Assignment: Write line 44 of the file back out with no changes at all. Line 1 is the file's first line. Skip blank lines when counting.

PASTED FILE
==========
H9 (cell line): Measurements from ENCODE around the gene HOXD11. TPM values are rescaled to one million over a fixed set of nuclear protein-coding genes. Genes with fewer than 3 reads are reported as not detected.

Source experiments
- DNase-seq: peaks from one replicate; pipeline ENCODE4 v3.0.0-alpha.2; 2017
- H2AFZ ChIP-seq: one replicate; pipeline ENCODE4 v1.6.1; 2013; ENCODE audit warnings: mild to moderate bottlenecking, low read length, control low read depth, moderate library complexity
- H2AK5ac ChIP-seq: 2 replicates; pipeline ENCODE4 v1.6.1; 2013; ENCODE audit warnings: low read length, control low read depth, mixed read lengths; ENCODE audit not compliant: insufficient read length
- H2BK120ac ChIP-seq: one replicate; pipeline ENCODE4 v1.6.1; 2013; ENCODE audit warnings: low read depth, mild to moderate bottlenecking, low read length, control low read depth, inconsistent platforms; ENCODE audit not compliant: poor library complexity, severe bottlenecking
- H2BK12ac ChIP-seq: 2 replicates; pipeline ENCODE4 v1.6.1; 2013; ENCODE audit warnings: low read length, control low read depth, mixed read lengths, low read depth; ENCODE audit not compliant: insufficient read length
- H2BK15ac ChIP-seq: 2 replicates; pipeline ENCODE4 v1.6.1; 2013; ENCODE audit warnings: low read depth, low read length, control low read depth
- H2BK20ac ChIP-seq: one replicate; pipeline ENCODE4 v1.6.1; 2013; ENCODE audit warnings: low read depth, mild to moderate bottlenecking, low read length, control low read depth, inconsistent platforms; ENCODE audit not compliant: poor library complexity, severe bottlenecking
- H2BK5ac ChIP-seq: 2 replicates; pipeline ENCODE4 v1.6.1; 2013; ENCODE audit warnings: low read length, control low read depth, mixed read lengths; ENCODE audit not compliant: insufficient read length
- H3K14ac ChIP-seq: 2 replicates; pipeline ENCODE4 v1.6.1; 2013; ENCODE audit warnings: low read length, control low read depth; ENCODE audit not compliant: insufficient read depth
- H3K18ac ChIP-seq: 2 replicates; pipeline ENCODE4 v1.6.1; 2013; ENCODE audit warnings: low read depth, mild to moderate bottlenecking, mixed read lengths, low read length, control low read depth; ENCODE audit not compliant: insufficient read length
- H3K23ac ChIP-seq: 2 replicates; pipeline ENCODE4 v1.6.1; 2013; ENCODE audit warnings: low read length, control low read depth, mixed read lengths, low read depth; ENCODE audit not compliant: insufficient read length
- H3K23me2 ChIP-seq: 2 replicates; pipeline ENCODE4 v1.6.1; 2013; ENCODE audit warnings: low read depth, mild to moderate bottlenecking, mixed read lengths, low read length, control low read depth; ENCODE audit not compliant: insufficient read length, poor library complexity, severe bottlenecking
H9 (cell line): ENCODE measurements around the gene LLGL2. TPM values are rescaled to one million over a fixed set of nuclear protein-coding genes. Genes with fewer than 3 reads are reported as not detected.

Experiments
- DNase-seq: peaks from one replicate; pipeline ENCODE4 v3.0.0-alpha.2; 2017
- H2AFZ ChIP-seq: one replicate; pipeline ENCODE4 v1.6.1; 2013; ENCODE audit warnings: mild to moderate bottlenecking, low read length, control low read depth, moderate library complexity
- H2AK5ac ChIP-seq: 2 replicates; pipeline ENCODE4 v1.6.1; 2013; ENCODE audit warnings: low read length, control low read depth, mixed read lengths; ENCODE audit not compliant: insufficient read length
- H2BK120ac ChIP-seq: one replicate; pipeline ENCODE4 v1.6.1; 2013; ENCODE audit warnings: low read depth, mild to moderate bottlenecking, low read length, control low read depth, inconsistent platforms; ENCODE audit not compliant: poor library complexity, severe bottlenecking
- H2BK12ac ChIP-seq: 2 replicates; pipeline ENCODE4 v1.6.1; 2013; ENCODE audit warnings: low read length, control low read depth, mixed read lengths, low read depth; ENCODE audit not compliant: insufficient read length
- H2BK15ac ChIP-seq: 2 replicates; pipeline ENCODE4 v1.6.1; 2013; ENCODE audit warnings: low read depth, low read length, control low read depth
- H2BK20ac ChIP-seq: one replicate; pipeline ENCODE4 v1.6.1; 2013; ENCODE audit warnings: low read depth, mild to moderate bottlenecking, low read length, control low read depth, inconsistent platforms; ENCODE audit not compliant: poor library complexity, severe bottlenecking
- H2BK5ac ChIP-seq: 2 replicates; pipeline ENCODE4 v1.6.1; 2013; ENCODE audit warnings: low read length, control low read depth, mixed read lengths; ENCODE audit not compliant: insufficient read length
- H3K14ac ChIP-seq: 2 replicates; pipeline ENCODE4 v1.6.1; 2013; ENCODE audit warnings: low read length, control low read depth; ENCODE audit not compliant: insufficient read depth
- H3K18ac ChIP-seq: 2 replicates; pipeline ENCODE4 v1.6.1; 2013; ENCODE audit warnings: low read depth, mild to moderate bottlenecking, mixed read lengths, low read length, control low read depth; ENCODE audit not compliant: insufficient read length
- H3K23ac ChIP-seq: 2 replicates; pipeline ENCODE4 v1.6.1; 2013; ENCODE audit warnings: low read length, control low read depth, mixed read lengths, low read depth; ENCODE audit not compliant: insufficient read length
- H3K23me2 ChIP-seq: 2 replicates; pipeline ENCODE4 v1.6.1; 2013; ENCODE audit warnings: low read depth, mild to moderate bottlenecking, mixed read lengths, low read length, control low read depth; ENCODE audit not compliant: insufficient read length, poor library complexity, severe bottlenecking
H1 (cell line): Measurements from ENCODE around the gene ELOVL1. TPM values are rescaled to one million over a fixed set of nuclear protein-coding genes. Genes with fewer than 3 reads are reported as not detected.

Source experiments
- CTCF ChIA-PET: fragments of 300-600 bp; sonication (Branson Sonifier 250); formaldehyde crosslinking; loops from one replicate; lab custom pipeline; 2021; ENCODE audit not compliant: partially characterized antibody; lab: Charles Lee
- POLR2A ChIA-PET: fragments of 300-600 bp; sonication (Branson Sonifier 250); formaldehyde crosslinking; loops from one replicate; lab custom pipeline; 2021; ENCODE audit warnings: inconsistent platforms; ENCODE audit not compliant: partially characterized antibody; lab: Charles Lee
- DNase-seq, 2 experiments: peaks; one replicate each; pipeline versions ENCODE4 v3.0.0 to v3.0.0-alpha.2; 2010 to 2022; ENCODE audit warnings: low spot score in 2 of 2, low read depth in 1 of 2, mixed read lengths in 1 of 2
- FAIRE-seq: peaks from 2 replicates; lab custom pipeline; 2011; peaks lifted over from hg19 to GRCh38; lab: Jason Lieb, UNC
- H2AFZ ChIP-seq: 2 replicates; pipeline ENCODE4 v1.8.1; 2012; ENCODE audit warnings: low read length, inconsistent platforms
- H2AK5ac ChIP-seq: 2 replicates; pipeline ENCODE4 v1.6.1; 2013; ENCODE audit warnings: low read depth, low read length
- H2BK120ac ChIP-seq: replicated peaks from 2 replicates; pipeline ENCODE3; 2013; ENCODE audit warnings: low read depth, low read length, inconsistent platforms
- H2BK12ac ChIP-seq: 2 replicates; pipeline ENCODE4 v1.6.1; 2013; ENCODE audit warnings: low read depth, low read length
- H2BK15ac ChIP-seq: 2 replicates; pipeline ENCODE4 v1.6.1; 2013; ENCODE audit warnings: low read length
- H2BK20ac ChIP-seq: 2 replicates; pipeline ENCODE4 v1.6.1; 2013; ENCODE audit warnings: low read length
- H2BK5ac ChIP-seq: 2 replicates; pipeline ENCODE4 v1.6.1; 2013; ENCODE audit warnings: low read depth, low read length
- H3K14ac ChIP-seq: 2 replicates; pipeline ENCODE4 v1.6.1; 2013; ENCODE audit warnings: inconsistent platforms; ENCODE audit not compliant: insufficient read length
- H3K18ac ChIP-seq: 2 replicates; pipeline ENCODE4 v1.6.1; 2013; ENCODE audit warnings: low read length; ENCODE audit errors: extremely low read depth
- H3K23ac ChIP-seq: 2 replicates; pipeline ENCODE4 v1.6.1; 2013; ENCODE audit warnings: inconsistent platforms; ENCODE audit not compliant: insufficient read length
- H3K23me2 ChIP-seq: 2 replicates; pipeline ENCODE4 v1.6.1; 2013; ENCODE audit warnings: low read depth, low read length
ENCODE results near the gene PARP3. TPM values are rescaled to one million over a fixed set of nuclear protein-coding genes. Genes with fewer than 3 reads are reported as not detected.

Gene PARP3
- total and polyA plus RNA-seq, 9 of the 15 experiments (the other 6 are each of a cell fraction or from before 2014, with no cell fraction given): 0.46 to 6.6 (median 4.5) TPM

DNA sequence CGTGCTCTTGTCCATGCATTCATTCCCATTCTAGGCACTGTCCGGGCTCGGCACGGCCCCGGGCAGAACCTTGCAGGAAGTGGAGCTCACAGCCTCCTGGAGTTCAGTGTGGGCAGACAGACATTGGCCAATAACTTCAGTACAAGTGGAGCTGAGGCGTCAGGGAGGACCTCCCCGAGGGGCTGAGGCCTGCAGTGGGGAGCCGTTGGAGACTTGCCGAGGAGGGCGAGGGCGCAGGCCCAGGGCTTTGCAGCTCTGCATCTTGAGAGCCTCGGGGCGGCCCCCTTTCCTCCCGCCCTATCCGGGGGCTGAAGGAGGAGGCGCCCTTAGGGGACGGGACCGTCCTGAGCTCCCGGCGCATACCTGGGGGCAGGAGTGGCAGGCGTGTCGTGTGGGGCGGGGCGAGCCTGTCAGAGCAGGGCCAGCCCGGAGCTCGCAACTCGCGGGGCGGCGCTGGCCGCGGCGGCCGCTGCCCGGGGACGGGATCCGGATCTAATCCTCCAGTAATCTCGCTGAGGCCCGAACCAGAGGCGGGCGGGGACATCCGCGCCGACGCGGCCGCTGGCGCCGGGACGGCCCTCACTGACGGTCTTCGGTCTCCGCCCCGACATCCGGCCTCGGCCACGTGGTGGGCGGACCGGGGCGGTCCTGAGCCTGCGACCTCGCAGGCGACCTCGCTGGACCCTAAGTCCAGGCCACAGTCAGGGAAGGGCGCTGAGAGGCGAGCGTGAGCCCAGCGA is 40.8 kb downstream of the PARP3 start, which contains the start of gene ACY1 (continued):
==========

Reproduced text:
- H3K23ac ChIP-seq: 2 replicates; pipeline ENCODE4 v1.6.1; 2013; ENCODE audit warnings: inconsistent platforms; ENCODE audit not compliant: insufficient read length